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DP wants to bottle feed our EBF two week old.

(29 Posts)
gingercat2 Fri 03-Jan-14 04:29:09

He has five kids from previous relationship who were bottle fed. My child from previous relationship was EBF. He says he feels useless and is worried he won't bond with new bub. I'm feeling stuck on what to do.

shinynewname Fri 03-Jan-14 04:36:29

Just try to reassure him that he can help with plenty of other stuff and the ebf bit is only a tiny but of babies life.

Nappy change, bathing, cuddling sleeping baby while you get a wee rest, taking baby for a wander in a pram or sling.

Also once baby its a wee bit older and on solid food he can help with that too.

gingercat2 Fri 03-Jan-14 04:42:36

Thank you. I'm wondering if I should try to express for him to bottle feed, or try mix feeding, or will he just start to feel OK with it soon?

NickyEds Fri 03-Jan-14 04:50:06

I think it's quite common for new Dads to feel a bit useless at first isn't it ? I think he'll get used to it- If you're succesfully EBF you deserve a medal and I wouldn't interrupt it.DP can bond with cuddles etc or just let it come with time- as I mentioned Ithink it's quite common for dads to feel a bit out of it until babies get to the cuddling back age

mustardtomango Fri 03-Jan-14 04:50:20

My Dh was keen on bottle feeding too, just so he could be part of it. Midwife advice was to wait until lo was 6 weeks old, and by then I felt strong enough to say I didn't want our son bottle fed. Dh was great with this, and it's meant that he's involved in other ways now that are exclusively his - he worked to find things that he could do that were special with him.

Personally, my heart would have broken to bottle feed at that age, the bonding and feeling of purpose I got whilst bf wasn't worth risking.

AnythingNotEverything Fri 03-Jan-14 05:25:55

Useless? He obviously isn't bringing you enough cake or tea grin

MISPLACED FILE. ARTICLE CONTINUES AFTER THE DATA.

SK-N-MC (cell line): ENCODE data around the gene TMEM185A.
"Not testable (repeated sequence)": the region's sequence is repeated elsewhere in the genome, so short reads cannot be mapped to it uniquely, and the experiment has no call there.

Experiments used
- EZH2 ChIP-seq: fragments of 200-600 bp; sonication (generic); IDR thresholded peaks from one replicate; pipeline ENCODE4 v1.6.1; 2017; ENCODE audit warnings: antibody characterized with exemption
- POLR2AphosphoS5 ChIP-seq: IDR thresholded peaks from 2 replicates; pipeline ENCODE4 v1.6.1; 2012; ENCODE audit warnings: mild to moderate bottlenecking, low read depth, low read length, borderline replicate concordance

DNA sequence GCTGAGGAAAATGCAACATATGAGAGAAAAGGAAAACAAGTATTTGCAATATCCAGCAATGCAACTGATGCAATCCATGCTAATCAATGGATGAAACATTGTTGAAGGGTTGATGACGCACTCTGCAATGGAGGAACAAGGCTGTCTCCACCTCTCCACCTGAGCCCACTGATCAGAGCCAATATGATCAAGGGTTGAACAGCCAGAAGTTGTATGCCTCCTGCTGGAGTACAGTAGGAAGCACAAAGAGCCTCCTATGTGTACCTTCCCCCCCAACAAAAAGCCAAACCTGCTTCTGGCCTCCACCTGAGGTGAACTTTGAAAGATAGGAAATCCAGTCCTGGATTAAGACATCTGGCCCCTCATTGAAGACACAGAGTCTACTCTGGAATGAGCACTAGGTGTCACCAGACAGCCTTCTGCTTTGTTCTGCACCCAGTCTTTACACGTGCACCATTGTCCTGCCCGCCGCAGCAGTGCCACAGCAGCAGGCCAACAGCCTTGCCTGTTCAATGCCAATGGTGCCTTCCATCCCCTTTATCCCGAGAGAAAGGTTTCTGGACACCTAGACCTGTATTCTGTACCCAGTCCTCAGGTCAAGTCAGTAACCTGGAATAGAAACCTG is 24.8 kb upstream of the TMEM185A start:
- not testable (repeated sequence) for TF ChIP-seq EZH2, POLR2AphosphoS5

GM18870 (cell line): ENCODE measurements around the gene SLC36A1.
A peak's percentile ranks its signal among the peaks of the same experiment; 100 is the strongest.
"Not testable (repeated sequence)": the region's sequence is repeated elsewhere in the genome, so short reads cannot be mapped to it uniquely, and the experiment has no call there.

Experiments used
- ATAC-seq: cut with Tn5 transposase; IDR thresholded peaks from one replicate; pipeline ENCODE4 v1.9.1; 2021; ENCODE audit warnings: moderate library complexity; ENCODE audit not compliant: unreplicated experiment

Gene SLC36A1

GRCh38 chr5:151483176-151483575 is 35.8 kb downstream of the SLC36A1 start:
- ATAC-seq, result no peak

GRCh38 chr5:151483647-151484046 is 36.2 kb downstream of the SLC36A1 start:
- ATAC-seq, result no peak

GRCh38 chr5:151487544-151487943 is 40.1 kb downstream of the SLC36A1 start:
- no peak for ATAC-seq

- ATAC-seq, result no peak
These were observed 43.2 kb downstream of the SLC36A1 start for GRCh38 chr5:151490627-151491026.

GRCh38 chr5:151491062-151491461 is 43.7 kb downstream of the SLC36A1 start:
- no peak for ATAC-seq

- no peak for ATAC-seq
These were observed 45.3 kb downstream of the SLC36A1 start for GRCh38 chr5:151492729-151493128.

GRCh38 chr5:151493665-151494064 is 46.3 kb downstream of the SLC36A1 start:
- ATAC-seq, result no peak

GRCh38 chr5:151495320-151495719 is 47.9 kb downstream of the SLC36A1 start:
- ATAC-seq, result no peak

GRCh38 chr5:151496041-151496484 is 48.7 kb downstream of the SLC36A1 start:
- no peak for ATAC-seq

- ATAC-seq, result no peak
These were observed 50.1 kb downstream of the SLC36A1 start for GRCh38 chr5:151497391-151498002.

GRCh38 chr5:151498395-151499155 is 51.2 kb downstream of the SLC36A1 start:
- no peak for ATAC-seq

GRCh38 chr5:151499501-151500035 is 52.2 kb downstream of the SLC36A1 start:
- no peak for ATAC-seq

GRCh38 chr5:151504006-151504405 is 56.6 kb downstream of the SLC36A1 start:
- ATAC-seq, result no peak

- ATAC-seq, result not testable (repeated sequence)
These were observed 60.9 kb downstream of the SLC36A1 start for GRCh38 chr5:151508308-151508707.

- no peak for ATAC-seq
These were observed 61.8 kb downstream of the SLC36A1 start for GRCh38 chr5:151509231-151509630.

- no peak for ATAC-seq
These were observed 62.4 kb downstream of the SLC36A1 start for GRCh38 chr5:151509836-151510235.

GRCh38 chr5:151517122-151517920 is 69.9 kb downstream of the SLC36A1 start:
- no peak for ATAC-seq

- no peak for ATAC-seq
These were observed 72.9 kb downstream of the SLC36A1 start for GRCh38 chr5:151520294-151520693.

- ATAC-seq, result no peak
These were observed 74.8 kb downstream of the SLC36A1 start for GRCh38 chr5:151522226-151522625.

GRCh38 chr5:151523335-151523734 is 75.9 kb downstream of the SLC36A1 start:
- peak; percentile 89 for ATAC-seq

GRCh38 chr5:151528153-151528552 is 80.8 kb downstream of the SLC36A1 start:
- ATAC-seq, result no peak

DD is 10 weeks and only recently have I found time to express regularly. It's a bit soon.

To avoid feeling left out, DH did all nappies changes (inc at night) during paternity leave, and still does all baths.

You're a team. Feeding is your number one skill. There are other ways he can be involved.

heartisaspade Fri 03-Jan-14 05:43:06

Message withdrawn at poster's request.

beginnings Fri 03-Jan-14 05:47:47

With the greatest of respect, it's not about DH, it's about the baby so he needs to find other ways of being involved. DH got much more involved with DD1 when she self weaned at 9 mos and now at 20, it's all about Daddy!!

AngryPrincess Fri 03-Jan-14 05:53:21

I've read research (can't remember whose), that babies bond with people that communicate and play with them. (Usually the mother), but as long as he's communicating, mostly by cuddling I guess at this age, then he'll be able to have just as strong a bond. And the breastfeeding is so good for the baby. And easier, once it's established. Reassure him but continue to ebf.

(There's also Harlow's Monkey love experiments to back this up)

MadIsTheNewNormal Fri 03-Jan-14 05:56:02

I'm confused. confused

Surely if you are express breast feeding then you are giving the baby your milk, but from a bottle. Why can't he give the baby that?

And why would you bother to EBF all the time rather than just BF?

This is bewildering me

ChunkyPickle Fri 03-Jan-14 05:58:21

I think that sometimes feeding looks like such magic - calming an upset baby, being able to sit down for a bit with them so entranced, that dads feel that they'd like a bit of that action.

DS1 was a bit fussy, so DP spent ages in the bath with him (I'd leave them to it) which gave him that chilled bonding time. DS2 is a lot calmer anyway, so there have been plenty of non-bath cuddles and playing instead. DP is also the one with the carrier if we go out.

Which is lucky, because the first time round I could barely express a tablespoonful, and this time round I can express a bit more, but the baby has no-idea what to do with a bottle (and I really can't be bothered to express anyway)

ChunkyPickle Fri 03-Jan-14 05:59:01

EBF - also stands for Exclusively Breast Fed - ie. not mixed fed/FF

dozily Fri 03-Jan-14 06:15:11

Please don't express or mixed feed just to please your partner. Expressing is so time-consuming and such a faff, and mixed feeding will reduce your supply of milk and probably make breastfeeding harder.